The Hazard Communication Standard
The Hazard Communication Standard is an Occupational Safety and Health Administration (OSHA) regulation. The Hazard Communication Standard may also be referred to as the Right-to-Know Law, RTK, or HazCom. The citation number is 29 CFR 1910.1200. HazCom is a standard intended to protect employees from physical and health hazards that they work with or be exposed to in the workplace.
Document Link: Hazard Communication Written Compliance Manual
Purdue University has an active Hazard Communication program that uses a train the trainer approach to meet compliance requirements. The program covers all employees of the University including full-time, part-time, temporary, and student employees that are NOT engaged in the laboratory use of chemicals.
Radiological and Environmental Management (REM) conducts the training for work area trainers. These trainers are known as designated trained individuals or DTIs. DTIs serve as the work area coordinators for HazCom including initial implementation and continued maintenance of the program in their work areas. Individuals that are to be the DTIs must attend a training/orientation session. The DTI training is a 2-4 hour course that covers the requirements of the Law, requirements of the University's program, an abbreviated review of Industrial Hygiene concepts, and a short example of how to establish the program in their work area. Hands on class exercises may also be used to demonstrate program requirements and concepts.
REM conducts program audits annually to assess work area compliance through participation in the Integrated Safety Plan. For questions about the Hazard Communication Standard DTI Training contact Stephanie Rainey or Heath Bentley.
The purpose of Hazard Communication training is to describe the hazardous characteristics and effects of chemicals and identify sources for chemical hazard information. Training includes a review of how chemical container labels and safety data sheets (SDS) present and format chemical hazard information since the updates mandated by OSHA for the Hazard Communication Standard in 2012.
Training Items Covered
- Chemical label elements (including pictogram, hazard statement, signal word, and precautionary statement)
- Information found in each section of the newly formatted SDS
- General chemical handling procedures
- Rule of thumb task specific chemical exposure controls
- Proper use of PPE and personal hygiene
- Emergency procedure for response to chemical contamination and spill cleanup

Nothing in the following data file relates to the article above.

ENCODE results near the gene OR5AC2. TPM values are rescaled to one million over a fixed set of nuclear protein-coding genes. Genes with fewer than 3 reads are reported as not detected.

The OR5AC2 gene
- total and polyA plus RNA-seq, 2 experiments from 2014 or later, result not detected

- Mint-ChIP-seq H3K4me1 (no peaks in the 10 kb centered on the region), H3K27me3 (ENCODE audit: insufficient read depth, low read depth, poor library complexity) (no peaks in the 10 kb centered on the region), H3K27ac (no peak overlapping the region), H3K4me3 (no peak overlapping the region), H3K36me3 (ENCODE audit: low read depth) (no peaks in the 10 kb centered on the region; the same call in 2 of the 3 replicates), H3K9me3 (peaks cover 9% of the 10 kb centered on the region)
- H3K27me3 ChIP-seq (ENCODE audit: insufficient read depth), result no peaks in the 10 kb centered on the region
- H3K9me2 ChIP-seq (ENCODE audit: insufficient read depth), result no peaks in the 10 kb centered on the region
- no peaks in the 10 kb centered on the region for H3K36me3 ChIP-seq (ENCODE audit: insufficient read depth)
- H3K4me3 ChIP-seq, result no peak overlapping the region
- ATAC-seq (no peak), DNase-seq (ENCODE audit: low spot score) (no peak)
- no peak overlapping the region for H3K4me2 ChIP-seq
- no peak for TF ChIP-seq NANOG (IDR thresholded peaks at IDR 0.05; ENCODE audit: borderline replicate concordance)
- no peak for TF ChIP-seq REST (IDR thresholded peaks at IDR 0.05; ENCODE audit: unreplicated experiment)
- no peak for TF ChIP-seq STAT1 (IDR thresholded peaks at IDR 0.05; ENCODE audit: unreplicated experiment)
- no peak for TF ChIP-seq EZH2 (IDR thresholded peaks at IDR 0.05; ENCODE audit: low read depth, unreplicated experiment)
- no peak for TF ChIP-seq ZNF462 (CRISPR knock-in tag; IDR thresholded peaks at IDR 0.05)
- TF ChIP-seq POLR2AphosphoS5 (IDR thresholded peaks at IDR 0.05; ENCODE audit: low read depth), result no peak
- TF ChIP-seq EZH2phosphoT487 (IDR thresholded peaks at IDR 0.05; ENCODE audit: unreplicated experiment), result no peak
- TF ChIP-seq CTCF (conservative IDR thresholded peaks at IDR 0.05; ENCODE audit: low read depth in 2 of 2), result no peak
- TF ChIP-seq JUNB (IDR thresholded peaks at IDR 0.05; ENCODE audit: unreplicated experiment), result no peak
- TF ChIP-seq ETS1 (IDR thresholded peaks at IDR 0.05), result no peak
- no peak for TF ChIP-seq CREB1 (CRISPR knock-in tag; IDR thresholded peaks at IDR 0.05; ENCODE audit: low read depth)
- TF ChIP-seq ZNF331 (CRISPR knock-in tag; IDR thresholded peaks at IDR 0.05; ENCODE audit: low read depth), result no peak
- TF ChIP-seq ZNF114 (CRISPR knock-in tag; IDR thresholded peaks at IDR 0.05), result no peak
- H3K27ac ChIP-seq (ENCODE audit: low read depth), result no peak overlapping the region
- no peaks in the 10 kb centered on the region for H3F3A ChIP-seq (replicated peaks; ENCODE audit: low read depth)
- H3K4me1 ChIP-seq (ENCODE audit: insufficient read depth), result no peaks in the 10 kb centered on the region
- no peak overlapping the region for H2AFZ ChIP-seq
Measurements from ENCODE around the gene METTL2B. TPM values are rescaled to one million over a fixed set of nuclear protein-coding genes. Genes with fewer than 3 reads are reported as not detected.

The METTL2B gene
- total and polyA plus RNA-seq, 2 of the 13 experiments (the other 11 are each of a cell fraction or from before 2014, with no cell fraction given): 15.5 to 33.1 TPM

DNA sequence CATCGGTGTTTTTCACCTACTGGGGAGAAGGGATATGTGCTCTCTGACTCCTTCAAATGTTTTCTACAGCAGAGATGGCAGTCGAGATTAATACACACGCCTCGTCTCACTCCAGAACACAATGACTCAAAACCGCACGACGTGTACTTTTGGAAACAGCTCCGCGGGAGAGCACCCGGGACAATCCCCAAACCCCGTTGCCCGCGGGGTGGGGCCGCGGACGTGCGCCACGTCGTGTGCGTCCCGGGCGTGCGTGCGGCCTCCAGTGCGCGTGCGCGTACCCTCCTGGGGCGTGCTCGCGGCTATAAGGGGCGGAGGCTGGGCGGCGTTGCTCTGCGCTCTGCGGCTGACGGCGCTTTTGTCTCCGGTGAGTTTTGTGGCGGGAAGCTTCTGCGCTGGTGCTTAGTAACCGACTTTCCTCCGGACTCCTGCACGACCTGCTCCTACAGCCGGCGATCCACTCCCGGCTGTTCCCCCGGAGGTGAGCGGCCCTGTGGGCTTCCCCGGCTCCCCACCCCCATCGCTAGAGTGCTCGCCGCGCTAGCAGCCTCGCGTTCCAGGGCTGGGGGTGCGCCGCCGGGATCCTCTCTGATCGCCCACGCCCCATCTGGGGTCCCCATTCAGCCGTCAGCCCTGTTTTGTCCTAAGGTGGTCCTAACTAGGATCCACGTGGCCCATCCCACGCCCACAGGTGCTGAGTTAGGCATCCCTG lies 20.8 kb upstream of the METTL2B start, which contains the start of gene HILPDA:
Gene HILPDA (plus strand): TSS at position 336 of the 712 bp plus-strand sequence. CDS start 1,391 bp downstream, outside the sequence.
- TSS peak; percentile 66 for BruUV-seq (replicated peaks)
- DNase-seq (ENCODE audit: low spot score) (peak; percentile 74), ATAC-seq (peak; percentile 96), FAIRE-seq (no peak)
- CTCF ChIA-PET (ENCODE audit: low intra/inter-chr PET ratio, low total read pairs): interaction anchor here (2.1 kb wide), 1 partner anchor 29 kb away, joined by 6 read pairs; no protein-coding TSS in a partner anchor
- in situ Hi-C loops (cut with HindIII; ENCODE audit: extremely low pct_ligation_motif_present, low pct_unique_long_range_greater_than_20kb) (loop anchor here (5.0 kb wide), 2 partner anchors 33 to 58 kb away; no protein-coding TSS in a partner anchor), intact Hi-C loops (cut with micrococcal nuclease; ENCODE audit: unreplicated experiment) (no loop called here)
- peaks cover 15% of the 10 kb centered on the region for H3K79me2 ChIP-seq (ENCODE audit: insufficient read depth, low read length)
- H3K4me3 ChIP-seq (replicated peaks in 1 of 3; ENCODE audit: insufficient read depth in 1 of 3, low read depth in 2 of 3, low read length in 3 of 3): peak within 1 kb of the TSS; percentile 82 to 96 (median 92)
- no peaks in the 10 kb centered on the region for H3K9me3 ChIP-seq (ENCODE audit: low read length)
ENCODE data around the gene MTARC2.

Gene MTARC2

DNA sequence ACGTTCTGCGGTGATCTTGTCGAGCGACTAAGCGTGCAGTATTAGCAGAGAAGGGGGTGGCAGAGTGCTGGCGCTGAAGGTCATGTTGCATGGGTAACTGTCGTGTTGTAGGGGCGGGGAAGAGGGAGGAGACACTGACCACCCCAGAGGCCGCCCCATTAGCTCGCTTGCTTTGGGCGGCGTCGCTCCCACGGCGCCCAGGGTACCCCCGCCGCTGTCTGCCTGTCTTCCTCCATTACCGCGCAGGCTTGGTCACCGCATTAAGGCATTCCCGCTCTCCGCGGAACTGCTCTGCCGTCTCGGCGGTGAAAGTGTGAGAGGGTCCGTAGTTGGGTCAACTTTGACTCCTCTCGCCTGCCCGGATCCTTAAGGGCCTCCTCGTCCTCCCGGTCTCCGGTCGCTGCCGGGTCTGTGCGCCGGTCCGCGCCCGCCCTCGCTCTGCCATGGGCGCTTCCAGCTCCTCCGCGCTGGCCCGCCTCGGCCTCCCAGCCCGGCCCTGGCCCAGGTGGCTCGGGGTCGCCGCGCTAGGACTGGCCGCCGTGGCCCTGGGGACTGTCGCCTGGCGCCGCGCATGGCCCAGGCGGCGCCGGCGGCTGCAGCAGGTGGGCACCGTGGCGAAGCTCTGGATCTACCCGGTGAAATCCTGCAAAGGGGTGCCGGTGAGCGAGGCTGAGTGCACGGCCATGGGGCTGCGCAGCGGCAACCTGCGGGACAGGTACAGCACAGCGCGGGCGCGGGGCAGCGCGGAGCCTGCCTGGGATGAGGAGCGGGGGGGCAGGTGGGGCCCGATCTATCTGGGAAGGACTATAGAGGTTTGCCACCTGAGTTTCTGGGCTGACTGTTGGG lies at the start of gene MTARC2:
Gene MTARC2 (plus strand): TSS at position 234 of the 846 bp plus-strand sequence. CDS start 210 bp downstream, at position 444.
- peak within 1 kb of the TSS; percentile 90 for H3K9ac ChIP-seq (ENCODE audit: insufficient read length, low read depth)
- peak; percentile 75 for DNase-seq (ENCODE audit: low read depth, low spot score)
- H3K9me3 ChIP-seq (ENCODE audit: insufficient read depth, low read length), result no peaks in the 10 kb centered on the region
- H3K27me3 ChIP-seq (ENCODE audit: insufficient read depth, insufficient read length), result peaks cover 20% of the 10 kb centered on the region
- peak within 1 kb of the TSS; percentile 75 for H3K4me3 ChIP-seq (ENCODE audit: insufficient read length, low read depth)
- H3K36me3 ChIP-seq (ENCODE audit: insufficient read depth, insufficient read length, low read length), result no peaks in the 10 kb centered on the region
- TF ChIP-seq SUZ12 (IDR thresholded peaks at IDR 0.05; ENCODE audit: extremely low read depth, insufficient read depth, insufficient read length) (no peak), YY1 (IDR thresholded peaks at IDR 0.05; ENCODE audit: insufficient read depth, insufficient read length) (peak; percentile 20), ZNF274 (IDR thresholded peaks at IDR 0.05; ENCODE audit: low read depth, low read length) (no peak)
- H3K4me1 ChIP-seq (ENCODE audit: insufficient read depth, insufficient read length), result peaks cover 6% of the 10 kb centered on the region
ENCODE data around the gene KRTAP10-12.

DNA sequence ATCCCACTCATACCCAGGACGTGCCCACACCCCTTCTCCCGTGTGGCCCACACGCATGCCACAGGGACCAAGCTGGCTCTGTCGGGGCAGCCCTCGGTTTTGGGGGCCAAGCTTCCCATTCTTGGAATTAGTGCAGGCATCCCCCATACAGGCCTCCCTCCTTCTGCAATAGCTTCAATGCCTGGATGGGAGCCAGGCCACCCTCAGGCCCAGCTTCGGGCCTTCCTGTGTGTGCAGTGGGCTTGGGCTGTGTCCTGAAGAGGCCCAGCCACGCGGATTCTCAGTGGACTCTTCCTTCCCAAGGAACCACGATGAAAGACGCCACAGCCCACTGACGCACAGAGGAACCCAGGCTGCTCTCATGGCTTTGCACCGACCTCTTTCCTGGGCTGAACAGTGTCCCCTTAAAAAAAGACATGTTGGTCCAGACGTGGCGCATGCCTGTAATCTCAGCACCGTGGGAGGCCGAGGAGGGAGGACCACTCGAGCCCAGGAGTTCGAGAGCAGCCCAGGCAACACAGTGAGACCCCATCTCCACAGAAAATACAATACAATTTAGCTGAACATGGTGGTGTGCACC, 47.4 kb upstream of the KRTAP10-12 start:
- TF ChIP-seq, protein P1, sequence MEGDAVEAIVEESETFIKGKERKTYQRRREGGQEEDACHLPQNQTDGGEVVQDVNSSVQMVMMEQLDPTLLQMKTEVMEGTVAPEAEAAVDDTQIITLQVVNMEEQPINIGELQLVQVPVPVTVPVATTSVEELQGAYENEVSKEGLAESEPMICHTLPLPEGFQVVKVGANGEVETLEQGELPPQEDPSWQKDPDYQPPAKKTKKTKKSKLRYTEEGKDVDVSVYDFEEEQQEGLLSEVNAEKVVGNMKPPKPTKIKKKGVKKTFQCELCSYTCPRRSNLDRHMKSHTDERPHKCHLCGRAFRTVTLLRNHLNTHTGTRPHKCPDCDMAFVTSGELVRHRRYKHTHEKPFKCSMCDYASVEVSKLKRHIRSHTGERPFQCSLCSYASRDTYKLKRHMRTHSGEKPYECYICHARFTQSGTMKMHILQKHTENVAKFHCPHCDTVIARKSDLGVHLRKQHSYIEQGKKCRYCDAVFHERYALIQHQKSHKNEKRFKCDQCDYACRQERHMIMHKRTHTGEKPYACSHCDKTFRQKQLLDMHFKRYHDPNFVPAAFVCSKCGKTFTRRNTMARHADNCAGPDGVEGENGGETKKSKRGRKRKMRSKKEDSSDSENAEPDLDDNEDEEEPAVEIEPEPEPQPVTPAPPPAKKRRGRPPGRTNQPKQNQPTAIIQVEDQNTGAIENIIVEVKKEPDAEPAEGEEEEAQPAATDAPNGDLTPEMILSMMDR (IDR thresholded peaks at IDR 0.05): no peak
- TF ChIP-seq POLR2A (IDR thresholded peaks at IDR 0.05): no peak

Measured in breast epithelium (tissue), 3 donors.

Online Training Courses
There are two (2) versions of online Hazard Communication training offered, awareness and comprehensive. The Hazard Communication Online Training Options table below provides links to both versions and guidance to help you determine which version you will need. The version you need is dependent on your exposure to hazardous chemicals. Initial training and retraining requirements along with job descriptions and work locations are provided to help you decide. These training courses meet the requirements of the OSHA Hazard Communication Standard. Upon completion your supervisor will show you where your department’s hazard assessment certifications and SDS’s are located. You will need your Purdue Career Account login and password to access the training. For questions about Hazard Communication Standard training contact Heath Bentley or Stephanie Rainey.
|Links to Training||Awareness|
Initial Training Requirements
|Required when using chemical products per manufacturer’s intended purposes in amounts, extent, duration, and frequency commensurate with consumer use.||
Required when chemical use or exposure is a routine or significant part of the job and does not involve the laboratory use of hazardous chemicals*.
|Job Descriptions, Work Locations, or Type of Work||
|Links to Training|
* Laboratory use of hazardous chemicals means handling or use of such chemicals in which all of the following conditions are met:
- Chemical manipulations are carried out on a laboratory scale**
- Multiple chemical procedures or chemicals are used;
- The procedures involved are not part of a production process, nor in any way simulate a production process; and
- "Protective laboratory practices and equipment" are available and in common use to minimize the potential for employee exposure to hazardous chemicals.
** Laboratory scale means work with substances in which the containers used for reactions, transfers, and other handling of substances are designed to be easily and safety manipulated by one person. "Laboratory scale" excludes those workplaces whose function is to produce commercial quantities of materials.
If your work involves the laboratory use of hazardous chemicals on a laboratory scale as defined above, Chemical Hygiene Plan (CHP) participation and training is required.